Will it be more challenging?
Of course, it will be more challenging. It is easier to force the horse to do something than to ask permission and have a mutual conversation. Or seek the horse’s willingness to co-operate and engage in the conversation.
Do we use pressure working at Liberty?
Of course. Positive and Respectful Pressure is an ingredient in any form of communication. To work at Liberty, you need to be open and prepared for differences of opinion and in mutually solving them in a constructive way. Without holding grudges. And yes, of course, learn when you as a leader needs to step in and be firm. Always communicating in horse language. We need to learn to apply pressure the horses way. And most important without anger, frustration and in the moment.
When horses communicate, they use pressure all the time. Mostly in a subtle way, gradually increasing pressure. Horses in the herd use pressure, force, body language, care, relaxation, intention as pressure. However, in horse communication frustration, anger and holding a grudge does not exist. It is always in the moment. There is no tomorrow and no yesterday. It is here. Right now. And tomorrow it might be totally different. Because the horse is preoccupied with surviving at this moment and in this situation. That might change at any time. Just imagine a strong wind comes up, a big piece of plastic flies by, a bunch of horses come racing by the arena you are working in, etc. The moment changes and you need to know how to handle that in horse language.
The Way of The Horse
In the end, working at Liberty with horses can be summarized in as mirroring the way horses, communicate and interact with each other. The way they interact living, moving, surviving and thriving in a herd. That is their most natural place.
Why don’t you start there? Take the time to observe how horses interact with each other at liberty in the herd. Because playing at Liberty comes closest to communicating with horses the way horses communicate in their most natural environment.
Can Everybody learn this?
Most people can, to a certain extent. Some will be more natural at it. Some have talent. Some will learn the skill and art because they are dedicated, passionate and interested.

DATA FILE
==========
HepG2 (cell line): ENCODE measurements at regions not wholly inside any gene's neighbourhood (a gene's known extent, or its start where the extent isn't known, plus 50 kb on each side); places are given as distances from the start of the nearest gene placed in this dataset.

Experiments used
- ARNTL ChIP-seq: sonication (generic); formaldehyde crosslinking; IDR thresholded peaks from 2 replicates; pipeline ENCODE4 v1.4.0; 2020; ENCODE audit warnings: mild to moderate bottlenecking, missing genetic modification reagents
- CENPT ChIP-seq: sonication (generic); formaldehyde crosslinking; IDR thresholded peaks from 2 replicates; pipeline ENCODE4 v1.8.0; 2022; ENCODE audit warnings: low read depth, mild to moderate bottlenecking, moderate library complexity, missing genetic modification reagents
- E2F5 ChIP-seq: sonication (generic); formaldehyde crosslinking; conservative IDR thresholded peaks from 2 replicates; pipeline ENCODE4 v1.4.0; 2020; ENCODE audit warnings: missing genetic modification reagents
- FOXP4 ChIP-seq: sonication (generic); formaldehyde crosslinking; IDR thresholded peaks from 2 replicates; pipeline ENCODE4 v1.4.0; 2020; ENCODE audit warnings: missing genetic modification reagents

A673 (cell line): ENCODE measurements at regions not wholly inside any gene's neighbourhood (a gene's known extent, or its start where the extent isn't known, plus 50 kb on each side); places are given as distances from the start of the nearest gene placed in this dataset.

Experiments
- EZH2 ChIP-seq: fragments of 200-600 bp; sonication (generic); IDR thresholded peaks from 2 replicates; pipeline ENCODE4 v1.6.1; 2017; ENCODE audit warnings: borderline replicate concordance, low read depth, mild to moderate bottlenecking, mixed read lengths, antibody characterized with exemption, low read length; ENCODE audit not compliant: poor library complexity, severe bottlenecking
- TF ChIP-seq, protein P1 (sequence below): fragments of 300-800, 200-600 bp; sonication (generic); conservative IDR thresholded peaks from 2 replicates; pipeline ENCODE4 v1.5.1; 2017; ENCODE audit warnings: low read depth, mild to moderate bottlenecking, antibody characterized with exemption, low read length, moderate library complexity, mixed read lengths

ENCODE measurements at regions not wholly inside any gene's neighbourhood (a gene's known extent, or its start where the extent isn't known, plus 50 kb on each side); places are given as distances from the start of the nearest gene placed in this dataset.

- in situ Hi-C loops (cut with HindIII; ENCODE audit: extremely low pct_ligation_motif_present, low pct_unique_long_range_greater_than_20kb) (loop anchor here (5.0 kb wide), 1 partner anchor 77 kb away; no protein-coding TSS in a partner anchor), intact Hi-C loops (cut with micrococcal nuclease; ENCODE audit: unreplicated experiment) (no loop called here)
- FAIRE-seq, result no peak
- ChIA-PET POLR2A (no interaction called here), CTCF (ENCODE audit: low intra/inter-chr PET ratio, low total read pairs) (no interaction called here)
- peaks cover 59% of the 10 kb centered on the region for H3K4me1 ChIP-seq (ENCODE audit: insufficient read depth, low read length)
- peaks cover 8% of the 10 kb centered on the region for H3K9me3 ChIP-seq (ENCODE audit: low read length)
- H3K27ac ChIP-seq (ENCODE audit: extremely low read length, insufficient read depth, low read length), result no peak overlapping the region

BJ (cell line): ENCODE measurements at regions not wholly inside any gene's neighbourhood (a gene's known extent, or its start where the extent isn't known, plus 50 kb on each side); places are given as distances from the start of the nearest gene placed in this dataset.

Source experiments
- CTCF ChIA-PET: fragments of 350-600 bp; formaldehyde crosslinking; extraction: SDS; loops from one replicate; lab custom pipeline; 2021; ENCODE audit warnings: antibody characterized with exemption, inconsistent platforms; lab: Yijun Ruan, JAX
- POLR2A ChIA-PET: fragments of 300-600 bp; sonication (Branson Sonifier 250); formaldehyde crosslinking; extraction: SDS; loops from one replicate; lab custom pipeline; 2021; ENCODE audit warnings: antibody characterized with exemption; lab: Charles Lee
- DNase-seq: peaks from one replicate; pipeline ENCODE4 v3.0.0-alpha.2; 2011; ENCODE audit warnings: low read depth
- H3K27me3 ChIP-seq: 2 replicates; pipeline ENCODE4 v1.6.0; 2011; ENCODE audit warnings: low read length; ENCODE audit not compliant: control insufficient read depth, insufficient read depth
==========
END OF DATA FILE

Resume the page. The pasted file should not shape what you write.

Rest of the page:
A perfect example of what a person can accomplish through hard work and dedication is Marijn, one of the owners of The Hideout Lodge & Guest Ranch and The Trapper Creek Ranch. Born in 1964, Marijn was not raised with horses and until 13 years ago very scared of horses. Marijn was not even interested in horses. Through circumstances, she got interested in Working at Liberty with Horses. Spending endless hours, studying and working with mentors like Farrah Green, Amie Bowers and others, she was invited to participate and give a demonstration in Playing at Liberty at The Art of The Cowgirl Event organized by famous horsewoman Tammy Pate in Phoenix Arizona in 2020.
Marijn did not have any natural talent or special gift to work and play with horses. But she decided to master the skill and made it work. Among other accomplishments, Marijn got her Level 4 Parelli Certification in 2 years.
Just imagine what you could accomplish, putting your mind, dreams and positive energy to work!
All pictures on this page were taken during Art of the Cowgirl, where Marijn gave demonstrations playing with her horses Johnny (Palomino half Mustang), Aisha (grey McCullough Peaks Mustang) and Courage (retired professional cutting horse).
Marijn is a testimonial that also you can do it!
Interested in participating in a 5-Day Liberty Clinic at Trapper Creek Ranch with Farrah Green and Marijn?